At DEFCON 2019, held in Las Vegas in August, the Air Force allowed ethical hackers to try to intrude into actual operational equipment — a data transfer system for the F-15 tactical fighter aircraft. It was not surprising that the hackers succeeded. What surprised the Air Force’s top weapons buyer was exactly how they got in.
“What they told me was the ways we got in were not the things you’ve told industry to design. They were the things industry doesn’t know is in their supply chain — it’s the ports that weren’t cut off, the dry functions that weren’t cut off,” Will Roper, assistant secretary of the Air Force for acquisition, technology and logistics, said Dec. 11 at an event hosted by the Atlantic Council.
“These are the thing you need to tell industry don’t do … Our defense companies are assemblers from the supply chains that they don’t require the suppliers to tell them what code, what software functionality is running on components because we don’t tell industry to do that.”
The service is coming to grips with new norms and the need to be comfortable with being uncomfortable when it comes to digital development.
Roper said the Air Force has to start baking these types of requirements into contracts because, as was pointed out to him by one of the white hat hackers, “it looks like you’re only getting the bare minimum of what you’re asking industry to do.”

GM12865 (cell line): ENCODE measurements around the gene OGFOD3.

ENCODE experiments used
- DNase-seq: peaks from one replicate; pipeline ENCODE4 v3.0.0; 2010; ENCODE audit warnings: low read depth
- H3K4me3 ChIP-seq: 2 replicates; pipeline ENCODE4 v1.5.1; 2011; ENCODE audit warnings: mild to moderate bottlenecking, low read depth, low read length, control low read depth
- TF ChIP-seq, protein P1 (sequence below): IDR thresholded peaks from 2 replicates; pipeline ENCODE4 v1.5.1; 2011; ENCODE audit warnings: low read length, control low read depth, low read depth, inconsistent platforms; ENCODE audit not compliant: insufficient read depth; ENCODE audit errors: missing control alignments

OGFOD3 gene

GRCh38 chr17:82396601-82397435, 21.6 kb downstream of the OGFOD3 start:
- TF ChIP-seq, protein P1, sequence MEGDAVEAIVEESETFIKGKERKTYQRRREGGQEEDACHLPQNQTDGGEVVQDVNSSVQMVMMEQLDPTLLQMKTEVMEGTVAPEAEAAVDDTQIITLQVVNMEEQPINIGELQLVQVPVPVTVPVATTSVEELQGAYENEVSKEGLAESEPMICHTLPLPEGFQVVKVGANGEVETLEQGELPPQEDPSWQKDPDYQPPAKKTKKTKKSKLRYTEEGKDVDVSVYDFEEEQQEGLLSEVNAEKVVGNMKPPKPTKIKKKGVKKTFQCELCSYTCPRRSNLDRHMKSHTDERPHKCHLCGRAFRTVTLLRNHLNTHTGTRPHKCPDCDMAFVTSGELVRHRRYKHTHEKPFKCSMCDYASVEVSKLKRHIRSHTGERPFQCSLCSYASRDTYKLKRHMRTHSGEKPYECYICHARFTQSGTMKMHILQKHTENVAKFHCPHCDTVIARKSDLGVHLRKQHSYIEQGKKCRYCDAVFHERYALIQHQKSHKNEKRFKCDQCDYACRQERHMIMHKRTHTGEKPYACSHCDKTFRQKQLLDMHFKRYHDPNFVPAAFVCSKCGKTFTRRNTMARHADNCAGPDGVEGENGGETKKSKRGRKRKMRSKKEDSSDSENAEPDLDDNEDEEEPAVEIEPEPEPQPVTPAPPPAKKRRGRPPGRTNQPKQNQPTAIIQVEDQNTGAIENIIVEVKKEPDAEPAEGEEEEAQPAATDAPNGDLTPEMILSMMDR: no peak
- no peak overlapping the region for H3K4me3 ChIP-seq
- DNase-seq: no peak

The types of cyber hygiene measures that have to be written into proposals must be measurable, Roper added.
Some rules could include telling industry to do things like disable right functions and ports, for example. The government could also require industry provide all the embedded code on their systems to the extent they’re able to, considering they may not know several links down the supplier chain.
Roper noted that the government needs to improve its engagement with industry on cybersecurity.
“Right now, the cybersecurity mechanisms that we engage with industry on really look like 1990s dial-up internet-style protections. They have not progressed to this decade,” he said. “The reason that I came back from DEFCON thinking we’ve got to change this is that every day we don’t we’re allowing more of a supply chain we don’t understand into the Air Force. We have to stop it.”
Roper previously told C4ISRNET that it’s important to expose systems to ethical hackers in a controlled environment. If ethical hackers can find vulnerabilities, so too can sophisticated adversaries like Russia or China. Finding a potential vulnerability before they go to conflict and fixing it is much more ideal.